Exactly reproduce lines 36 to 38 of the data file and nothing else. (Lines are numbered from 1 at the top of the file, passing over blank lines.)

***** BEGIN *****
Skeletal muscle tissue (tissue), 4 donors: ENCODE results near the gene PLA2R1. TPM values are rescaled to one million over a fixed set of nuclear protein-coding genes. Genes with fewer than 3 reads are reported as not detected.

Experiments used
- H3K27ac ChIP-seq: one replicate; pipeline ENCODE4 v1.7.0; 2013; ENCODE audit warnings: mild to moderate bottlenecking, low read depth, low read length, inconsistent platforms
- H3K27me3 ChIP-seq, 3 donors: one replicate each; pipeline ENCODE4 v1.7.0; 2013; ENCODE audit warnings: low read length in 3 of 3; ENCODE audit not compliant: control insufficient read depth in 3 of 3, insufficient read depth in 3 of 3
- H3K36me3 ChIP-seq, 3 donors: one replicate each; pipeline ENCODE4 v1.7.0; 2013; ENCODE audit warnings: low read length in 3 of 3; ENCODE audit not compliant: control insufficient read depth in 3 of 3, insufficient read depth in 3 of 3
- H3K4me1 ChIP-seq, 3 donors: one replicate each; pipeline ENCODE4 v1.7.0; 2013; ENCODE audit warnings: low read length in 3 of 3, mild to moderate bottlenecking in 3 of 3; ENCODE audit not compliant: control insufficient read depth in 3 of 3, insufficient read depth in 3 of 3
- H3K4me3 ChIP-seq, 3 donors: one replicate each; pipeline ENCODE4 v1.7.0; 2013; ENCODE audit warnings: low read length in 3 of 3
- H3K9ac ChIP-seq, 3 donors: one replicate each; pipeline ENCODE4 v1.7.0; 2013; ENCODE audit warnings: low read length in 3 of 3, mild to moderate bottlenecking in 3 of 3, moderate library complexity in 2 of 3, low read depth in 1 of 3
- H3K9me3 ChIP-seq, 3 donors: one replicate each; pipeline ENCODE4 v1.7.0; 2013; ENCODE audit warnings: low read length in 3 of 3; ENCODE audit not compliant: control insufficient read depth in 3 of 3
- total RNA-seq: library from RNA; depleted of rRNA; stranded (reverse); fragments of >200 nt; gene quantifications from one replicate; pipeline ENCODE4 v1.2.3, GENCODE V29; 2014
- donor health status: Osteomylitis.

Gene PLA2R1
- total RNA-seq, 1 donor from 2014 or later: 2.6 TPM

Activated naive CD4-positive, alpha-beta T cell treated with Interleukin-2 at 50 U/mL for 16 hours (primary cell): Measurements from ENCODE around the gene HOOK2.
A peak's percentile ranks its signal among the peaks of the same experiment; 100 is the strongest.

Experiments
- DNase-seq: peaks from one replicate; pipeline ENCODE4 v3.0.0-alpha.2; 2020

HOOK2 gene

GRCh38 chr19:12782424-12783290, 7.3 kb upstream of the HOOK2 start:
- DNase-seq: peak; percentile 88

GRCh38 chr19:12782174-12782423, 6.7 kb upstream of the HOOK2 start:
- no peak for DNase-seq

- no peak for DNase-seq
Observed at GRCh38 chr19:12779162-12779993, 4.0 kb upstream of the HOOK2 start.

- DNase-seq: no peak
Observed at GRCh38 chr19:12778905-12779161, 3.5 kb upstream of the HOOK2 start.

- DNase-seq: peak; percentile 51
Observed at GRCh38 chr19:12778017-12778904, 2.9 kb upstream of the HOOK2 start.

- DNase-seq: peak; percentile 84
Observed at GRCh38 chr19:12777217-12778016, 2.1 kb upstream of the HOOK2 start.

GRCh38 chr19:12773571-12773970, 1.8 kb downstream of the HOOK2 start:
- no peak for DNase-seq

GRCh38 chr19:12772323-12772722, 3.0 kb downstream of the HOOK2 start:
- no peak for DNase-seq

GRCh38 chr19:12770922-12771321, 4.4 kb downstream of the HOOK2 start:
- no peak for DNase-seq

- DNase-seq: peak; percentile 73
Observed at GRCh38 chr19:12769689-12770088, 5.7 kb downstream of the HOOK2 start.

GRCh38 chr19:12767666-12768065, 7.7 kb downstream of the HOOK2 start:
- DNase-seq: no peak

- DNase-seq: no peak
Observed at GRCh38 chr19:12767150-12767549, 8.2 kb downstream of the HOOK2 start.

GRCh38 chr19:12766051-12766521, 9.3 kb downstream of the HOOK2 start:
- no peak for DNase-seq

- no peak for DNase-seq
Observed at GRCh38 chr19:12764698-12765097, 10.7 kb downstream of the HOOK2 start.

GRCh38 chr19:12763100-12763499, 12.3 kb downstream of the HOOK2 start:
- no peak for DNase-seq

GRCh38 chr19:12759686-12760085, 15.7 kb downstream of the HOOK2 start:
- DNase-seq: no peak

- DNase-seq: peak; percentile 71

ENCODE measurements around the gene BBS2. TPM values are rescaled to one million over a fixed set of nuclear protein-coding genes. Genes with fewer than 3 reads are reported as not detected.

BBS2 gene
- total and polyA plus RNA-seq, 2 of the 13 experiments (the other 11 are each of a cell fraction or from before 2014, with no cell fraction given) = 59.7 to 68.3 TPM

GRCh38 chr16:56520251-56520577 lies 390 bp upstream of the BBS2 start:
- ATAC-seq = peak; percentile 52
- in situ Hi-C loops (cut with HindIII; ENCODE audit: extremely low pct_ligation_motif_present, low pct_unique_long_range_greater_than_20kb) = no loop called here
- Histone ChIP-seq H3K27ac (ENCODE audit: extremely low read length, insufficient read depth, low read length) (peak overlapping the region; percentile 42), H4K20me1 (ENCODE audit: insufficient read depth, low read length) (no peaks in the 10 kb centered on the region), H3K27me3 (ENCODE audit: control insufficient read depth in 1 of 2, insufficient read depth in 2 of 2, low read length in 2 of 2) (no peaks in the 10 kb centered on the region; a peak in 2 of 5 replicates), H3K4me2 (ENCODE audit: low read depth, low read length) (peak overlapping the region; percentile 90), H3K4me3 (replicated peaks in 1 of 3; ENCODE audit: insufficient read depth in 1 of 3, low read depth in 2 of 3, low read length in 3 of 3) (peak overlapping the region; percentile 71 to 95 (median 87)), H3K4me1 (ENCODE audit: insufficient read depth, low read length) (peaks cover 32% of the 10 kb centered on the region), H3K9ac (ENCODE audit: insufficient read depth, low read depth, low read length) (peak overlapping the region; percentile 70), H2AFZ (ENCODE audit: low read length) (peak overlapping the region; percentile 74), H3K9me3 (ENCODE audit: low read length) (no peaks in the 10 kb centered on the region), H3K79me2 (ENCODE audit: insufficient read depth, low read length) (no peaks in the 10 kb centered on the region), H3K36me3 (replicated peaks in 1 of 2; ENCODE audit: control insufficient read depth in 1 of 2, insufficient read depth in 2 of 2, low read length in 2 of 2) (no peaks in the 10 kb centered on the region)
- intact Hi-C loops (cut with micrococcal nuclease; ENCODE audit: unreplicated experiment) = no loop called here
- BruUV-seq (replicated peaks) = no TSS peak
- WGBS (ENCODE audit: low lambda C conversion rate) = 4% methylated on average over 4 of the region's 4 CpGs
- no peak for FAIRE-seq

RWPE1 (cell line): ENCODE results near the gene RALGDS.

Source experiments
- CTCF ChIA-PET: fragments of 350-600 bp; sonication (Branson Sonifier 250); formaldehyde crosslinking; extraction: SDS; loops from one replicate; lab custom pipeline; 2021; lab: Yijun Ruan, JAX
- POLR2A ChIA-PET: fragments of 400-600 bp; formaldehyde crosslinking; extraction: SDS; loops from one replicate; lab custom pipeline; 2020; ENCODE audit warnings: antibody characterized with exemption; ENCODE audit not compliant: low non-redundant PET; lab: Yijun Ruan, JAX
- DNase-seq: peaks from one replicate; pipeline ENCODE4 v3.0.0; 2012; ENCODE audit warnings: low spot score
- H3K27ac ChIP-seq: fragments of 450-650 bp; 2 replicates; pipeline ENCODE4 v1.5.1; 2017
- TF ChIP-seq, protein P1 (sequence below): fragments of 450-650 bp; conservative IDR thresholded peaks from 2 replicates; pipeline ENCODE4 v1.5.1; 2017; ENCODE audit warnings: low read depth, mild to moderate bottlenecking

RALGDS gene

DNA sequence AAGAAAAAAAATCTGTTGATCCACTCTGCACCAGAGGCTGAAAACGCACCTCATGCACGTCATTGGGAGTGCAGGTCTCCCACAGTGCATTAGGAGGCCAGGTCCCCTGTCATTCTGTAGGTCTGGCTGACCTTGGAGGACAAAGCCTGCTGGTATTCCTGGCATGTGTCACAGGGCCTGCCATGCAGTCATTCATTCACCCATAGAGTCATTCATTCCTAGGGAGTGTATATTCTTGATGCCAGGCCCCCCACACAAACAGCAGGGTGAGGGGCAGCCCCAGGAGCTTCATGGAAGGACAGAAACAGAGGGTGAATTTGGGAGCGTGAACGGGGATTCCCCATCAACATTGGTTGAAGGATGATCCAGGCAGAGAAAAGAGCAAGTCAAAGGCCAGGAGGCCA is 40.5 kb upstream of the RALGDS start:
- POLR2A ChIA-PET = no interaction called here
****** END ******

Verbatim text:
- no peak for DNase-seq

- DNase-seq: peak; percentile 73
Observed at GRCh38 chr19:12769689-12770088, 5.7 kb downstream of the HOOK2 start.